There is no research dumping to be found here, just tantalising nuggets of information which add to the overall beauty of the book and, like all the best historical fiction, make you want to find out more.

The Foundling is a quite simply a beautiful book. It is the kind of book you will remember long after reading and the kind of book you will recommend throughout the year.

And there is more…

For other great reviews of this winning novel check out the rest of the blog tour below…

February Reading Roundup!

Wow! The end of February already! Where did that month go???

The big change in the BookBound household has been the arrival of Orla! This bundle has turned our lives upside down and is definitely getting way more likes and retweets than any blog I could produce!!

In other news, unless you are reading this blog from sunnier climes and distant shores, February seems to have passed in a haze of wind, sleet, snow and of course copious amounts of rain. I know it is a very British thing to harp on about the weather but… Even those of us living in the Lake District have found the last month remarkable for all the wrong reasons! As I write now the windows are rattling yet again as Storm Jorge makes it’s presence felt.

The upside of stormy weather? Plenty of reading time, because no one wants to go out!

So… what have I read this month?

Well I began with an absolute treat! My first, but definitely not my last Carol Lovekin novel, was the perfect novel to begin a wild February! Steeped in mysticism and feminine power it was an absolute pleasure to read and review as part of the Wild Spinning Girls blog tour.

Carol was so lovely to work alongside and took the time to show her appreciation for the dedication of bloggers everywhere. In case you missed it you can find my review right here

Carrying on with Blog Tour theme I was lucky enough to manage to grab a spot on the blog tour for The Foundling by the incredible Stacey Halls.

As expected the novel was stunning! Immersive and impeccably researched. My blog tour review goes live tomorrow…watch this space…

As always I have to say a huge thank you to those lovely people who have sent books for me to enjoy this month. I honestly never take this privilege for granted. This month I have read three such books ; all very different but all equally delightful. My blogger reviews of the gripping The Secrets We Kept by Lara Prescott and life affirming Dear Edward by Ann Napolitano can be found on the blog.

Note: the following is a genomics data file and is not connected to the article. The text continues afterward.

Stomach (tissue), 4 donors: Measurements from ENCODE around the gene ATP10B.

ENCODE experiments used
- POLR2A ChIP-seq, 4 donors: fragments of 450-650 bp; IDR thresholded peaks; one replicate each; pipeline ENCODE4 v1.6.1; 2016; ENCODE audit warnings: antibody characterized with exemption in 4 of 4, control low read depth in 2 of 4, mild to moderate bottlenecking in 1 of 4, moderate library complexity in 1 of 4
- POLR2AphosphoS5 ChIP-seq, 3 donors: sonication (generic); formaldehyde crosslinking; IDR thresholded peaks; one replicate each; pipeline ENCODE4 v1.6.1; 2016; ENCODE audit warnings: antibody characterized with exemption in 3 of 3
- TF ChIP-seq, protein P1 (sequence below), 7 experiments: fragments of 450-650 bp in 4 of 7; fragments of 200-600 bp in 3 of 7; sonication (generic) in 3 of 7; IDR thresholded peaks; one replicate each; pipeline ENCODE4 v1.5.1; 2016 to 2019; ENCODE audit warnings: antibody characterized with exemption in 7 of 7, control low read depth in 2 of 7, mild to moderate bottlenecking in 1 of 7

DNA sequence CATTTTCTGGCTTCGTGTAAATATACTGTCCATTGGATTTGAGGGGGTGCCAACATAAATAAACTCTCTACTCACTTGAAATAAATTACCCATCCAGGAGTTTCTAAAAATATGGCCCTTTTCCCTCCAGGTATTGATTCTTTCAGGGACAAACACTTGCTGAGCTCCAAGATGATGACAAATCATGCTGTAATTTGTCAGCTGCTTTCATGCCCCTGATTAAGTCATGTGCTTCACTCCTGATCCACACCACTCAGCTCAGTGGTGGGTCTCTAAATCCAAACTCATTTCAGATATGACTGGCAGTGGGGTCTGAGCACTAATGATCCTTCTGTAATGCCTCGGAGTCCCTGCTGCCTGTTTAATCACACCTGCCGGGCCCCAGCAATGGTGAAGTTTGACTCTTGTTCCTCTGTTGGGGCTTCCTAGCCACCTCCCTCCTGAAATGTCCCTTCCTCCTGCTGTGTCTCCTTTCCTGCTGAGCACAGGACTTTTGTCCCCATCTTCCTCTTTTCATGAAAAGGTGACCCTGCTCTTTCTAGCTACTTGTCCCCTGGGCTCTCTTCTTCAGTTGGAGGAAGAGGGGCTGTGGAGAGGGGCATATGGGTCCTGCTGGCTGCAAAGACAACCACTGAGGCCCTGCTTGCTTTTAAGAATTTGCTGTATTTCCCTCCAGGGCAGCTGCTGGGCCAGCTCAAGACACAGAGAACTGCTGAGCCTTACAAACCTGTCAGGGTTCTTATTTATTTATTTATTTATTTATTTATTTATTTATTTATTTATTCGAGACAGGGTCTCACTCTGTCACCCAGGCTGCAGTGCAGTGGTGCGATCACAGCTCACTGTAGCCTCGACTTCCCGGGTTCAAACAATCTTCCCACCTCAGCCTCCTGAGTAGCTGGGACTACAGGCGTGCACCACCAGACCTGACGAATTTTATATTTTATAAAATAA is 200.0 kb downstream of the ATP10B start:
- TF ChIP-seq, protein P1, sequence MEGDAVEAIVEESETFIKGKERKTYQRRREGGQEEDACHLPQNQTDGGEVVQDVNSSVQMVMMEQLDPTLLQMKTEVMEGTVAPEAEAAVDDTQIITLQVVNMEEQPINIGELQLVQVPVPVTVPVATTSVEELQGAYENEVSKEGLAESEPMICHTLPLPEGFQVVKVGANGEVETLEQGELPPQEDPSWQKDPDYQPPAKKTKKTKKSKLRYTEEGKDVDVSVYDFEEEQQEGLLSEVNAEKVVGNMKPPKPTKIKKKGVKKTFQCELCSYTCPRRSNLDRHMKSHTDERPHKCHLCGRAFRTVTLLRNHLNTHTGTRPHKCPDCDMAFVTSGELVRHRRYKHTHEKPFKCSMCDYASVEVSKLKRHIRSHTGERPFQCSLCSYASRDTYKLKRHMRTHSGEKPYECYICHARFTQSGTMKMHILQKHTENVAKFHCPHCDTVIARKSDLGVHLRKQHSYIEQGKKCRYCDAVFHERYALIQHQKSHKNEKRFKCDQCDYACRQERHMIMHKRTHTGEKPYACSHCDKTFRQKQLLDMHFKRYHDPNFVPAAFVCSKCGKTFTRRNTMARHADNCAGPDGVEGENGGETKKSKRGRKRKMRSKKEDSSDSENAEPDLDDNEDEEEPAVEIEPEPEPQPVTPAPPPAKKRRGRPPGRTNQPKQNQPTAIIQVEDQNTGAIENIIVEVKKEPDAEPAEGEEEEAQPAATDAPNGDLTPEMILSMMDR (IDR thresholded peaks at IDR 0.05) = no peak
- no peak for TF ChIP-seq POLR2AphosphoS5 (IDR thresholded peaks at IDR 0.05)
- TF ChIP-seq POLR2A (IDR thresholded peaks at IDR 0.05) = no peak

Finding Clara by Anika Scott , the third of this trio, was an interesting and thought provoking read.

It is set in Germany, just after World War Two and it focuses on what it was like to be within a country that has lost a war. The novel focuses on three characters. Clara, an heiress who’s father is awaiting trial for War Crimes and is herself wanted by the British Military Police. Jakob, a wounded war veteran, doing what he can to support his family and Willy, a teenage boy, living in an abandoned mine, labouring under the misconception that the war is still being fought.

These characters bring to life the reality of defeat and explore the grey areas of war. What is acceptable and who is ultimately responsible for their actions in a time of chaos, when normal rules don’t seem to apply.

It was refreshing and often quite challenging to consider this time in history from a new perspective. Definitely one I would recommend and thank you Klara Zak for my gifted copy.

Finding Clara is published on 5th March by Hutchinson Books and can be preordered here

In other fiction news this month I have been catching up with some longstanding recommendations. When numerous knowledgeable bloggers start shouting ‘You have to read this book!’ experience tells me to listen and obey. Falling into this category this month have been the deliciously quirky The Hoarder by Jess Kidd, (late to the party! I know!) and the recently released and superb The Illness Lesson by Clare Beams. Add to that list the unique and haunting Saltwater by Jessica Andrews and you can see this month has contained some stunners.

It seems to be becoming a theme in my reading at the moment but I have also started to revisit books. This month I read for book club My Cousin Rachel by Daphne Du Maurier. If you haven’t read it, do! It’s a master class in dramatic tension and plot twists. Audiobook wise I am continuing to work my way through the gorgeousness of The Cazalet Chronicles by Elizabeth Jane Howard; Confusion completed Casting off begun.

This month has contained many treats but I have to say the last day of the month threw me something special! Last night I had the pleasure of experiencing my first Hollie McNish performance. Just amazing!!!

First performance maybe…definitely not my last!

Thank you February! Wild weather aside, it’s been a stonking book month!

Book review: Dear Edward – Ann Napolitano

Dear Edward by Ann Napolitano is a book I have had sitting on my book trolley since the summer of last year, when the gifted copy ( plus very welcome chocolate!) dropped through the letter box.

I haven’t deliberately neglected or avoided this book. Far from it, in fact I have been drawn to it just about every week. Instead I have been saving this book, hoarding it you might say. Because I knew from the premise, the reactions of other trusted bloggers and the overall buzz surrounding it I was going to love it.